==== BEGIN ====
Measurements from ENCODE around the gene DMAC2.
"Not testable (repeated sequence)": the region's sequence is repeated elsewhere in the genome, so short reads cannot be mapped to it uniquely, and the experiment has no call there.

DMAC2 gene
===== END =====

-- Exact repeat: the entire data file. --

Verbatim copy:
Measurements from ENCODE around the gene DMAC2.
"Not testable (repeated sequence)": the region's sequence is repeated elsewhere in the genome, so short reads cannot be mapped to it uniquely, and the experiment has no call there.

DMAC2 gene